UK

MPs' Weird And Worrying Lobbying Groups Are 'Ripe For Reform'

04/06/2013 16:17 BST | Updated 04/06/2013 16:24 BST

Murky associations of MPs and lobbyists are "ripe for reform", campaigners have said.

There are 584 All Party Parliamentary Groups (APPGs), with topics ranging from American football and jazz appreciation to Zimbabwe, and many are given passes to access the Houses of Parliament.

MPs have been sent to all corners of the globe on visits sponsored by third parties - including to countries with dubious human rights records.

The groups are in the spotlight after Patrick Mercer, the MP who quit the Conservative Party last week after an undercover sting, had set up an APPG on Fiji after apparently being approached by lobbyists trying to get the country readmitted into the Commonwealth.

On Tuesday, Commons speaker John Bercow suspended the issuing of new passes for APPGs amid concerns they were being used as a vehicle for political lobbying at Westminster.

lobbying crackdown

Lobbyists can gain Parliamentary passes through APPGs

Bercow said there was a need for "urgent and effective action" following allegations that Mercer, two Labour lords and an Ulster Unionist peer were prepared to exercise political influence in exchange for cash from undercover reporters posing as lobbyists.

Some APPGs are affiliated to charities and others are a way of MPs and peers working together on "common interest" areas.

But they also allow lobbyists - including those representing tax havens and countries with dubious human rights records - access to ministers.

There are two groups affiliated to Bahrain - the Bahrain All-Party Parliamentary Group, and the All-Party Parliamentary Group for Democracy in Bahrain.

Often MPs are give trips abroad, funded by third parties including banks and oil companies.

Tamasin Cave, of the Alliance for Lobbying Transparency, said there was a "massive difference" between APPGs on tennis, for example, and the powerful IT and pubs groups.

"Some of them are more harmless, or more pointless," she said.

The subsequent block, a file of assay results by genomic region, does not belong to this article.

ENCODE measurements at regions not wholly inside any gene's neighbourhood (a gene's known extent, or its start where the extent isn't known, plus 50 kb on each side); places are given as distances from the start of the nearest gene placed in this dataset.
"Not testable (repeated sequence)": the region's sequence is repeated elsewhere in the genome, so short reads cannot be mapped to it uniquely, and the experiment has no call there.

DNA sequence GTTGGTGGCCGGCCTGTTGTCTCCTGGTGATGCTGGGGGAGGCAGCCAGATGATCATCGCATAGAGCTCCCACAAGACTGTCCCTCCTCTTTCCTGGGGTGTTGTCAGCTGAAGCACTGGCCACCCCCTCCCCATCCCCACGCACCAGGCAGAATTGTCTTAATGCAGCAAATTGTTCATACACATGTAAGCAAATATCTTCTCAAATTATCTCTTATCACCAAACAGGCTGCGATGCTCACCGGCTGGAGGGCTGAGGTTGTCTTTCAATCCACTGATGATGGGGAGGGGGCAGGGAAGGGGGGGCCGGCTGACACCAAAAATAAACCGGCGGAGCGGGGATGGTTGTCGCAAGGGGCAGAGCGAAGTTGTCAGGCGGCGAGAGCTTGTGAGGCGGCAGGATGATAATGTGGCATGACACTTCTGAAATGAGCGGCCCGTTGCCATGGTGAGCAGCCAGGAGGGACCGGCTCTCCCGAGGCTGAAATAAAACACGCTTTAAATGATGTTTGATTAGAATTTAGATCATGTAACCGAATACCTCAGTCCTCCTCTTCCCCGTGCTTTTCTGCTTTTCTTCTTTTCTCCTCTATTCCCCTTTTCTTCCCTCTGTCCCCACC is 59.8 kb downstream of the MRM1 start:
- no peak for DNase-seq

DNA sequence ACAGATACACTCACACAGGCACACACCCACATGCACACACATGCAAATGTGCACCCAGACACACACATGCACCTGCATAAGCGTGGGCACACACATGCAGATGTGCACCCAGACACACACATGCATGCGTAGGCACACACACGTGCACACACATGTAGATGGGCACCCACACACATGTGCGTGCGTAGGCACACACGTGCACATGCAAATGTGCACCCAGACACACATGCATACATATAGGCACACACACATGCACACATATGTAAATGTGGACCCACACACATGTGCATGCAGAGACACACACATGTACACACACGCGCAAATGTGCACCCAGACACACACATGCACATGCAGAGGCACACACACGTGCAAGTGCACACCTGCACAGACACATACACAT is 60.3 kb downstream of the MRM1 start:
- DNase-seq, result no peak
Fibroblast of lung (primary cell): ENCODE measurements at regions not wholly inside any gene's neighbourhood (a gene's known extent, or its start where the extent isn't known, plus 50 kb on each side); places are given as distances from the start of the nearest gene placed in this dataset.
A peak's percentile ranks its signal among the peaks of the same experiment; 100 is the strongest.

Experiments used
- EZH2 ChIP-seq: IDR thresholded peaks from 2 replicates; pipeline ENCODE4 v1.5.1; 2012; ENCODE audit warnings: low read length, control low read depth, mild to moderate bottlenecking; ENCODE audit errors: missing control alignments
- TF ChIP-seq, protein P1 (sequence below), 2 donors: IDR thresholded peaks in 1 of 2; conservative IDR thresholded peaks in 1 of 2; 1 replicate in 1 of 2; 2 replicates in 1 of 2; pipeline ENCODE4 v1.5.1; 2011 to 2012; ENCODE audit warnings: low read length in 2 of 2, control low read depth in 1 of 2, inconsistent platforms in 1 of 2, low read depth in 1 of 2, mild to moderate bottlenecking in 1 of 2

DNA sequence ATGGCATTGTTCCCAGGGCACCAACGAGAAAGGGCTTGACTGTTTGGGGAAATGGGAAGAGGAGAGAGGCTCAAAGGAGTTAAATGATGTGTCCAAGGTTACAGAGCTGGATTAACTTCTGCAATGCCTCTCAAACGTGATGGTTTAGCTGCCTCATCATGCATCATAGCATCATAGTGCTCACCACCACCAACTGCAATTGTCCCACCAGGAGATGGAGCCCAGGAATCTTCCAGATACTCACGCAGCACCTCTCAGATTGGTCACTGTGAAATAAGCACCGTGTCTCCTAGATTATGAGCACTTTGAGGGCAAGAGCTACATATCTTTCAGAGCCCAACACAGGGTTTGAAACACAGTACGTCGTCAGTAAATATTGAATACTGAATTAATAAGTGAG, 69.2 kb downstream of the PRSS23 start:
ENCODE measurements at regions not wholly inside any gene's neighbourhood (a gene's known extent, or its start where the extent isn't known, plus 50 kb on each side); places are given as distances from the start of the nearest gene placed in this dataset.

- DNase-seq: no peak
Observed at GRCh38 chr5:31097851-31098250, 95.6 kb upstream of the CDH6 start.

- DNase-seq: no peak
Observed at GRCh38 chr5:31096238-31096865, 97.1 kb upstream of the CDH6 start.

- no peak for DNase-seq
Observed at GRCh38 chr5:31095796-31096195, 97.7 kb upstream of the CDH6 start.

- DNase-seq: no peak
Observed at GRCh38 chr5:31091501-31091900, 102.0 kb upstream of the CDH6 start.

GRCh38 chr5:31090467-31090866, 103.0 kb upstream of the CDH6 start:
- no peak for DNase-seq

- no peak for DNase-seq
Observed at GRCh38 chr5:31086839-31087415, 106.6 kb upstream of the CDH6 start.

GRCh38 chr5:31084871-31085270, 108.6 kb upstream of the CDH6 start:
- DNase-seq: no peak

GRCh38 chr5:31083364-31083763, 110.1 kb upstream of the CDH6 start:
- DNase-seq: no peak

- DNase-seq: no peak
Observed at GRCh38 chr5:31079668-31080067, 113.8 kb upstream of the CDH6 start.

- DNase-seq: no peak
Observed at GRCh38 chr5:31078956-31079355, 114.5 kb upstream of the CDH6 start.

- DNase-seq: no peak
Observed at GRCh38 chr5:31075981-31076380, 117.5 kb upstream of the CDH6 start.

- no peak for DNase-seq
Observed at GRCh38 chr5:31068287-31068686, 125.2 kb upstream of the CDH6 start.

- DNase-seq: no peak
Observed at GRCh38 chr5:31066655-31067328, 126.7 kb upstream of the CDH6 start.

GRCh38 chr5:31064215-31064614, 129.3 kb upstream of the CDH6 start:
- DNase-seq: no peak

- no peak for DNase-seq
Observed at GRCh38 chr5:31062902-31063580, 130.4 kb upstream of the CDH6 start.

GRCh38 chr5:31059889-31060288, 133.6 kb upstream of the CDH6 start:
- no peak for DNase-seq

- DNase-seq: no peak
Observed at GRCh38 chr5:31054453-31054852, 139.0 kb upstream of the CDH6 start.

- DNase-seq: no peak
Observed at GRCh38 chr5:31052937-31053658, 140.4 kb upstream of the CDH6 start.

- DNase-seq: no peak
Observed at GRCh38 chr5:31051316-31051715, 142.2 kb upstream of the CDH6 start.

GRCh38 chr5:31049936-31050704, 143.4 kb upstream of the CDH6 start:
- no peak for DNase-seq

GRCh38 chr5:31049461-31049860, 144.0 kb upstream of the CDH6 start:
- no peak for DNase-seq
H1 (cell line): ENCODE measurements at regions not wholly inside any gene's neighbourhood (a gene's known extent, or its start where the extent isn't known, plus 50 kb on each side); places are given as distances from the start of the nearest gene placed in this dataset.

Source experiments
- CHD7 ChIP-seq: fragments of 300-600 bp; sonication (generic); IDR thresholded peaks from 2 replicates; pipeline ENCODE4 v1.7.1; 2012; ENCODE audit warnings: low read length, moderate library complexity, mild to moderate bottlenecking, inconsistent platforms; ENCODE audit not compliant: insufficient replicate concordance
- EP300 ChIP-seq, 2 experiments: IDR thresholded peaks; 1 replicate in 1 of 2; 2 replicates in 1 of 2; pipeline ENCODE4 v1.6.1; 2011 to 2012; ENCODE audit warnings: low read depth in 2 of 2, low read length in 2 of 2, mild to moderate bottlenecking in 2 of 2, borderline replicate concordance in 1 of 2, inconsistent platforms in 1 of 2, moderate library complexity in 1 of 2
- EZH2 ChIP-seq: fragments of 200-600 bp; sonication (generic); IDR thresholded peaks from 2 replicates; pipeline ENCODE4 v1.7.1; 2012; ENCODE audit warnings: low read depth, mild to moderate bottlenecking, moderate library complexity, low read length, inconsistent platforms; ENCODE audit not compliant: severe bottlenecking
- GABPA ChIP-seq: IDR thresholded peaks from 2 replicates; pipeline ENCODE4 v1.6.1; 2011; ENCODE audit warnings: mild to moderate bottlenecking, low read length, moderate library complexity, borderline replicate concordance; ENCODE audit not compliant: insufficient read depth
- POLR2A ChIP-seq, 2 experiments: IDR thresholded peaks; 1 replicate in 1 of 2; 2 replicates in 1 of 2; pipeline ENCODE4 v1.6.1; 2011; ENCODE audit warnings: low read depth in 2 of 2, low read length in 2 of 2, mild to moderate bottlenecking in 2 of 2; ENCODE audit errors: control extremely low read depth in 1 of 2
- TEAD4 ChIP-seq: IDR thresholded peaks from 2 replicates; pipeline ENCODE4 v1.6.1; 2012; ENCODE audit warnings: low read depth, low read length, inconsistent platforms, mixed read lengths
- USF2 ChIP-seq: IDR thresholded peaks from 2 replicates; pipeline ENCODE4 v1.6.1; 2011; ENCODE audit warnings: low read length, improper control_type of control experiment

But there were also examples of companies sponsoring an apparently "harmless" group in order to get access to a well-connected MP who was already a member, she said.

"The key point is we need transparency on exactly what's going on," she said.

"They need to publish detailed accounts, and minutes of meetings."

There are APPGs for "every tax haven" including the Cayman Islands, she said.

Bercow told MPs: "As Speaker I have long felt that the operation of all party parliamentary groups needed to be improved to meet the high expectations of transparency and accountability required in public life.

"Recent events have heightened my concern and underlined the need for urgent and effective action".

Jack Straw, the former Home Secretary who carried out a review in APPGs last year, told The Times: “Part of our concern is that lobbyists may be able to use groups as fronts.”

APPGs can allocate Parliamentary passes to staff if they are working for the group in an administrative capacity.

A spokesman for the Unlock Democracy campaign group said APPGs were "ripe for reform".

He added: "At its best, the system is a perfectly legitimate way of MPs working together on areas of common interest.

"But there is a darker side - the degree to which they are used as a way of softening up politicians."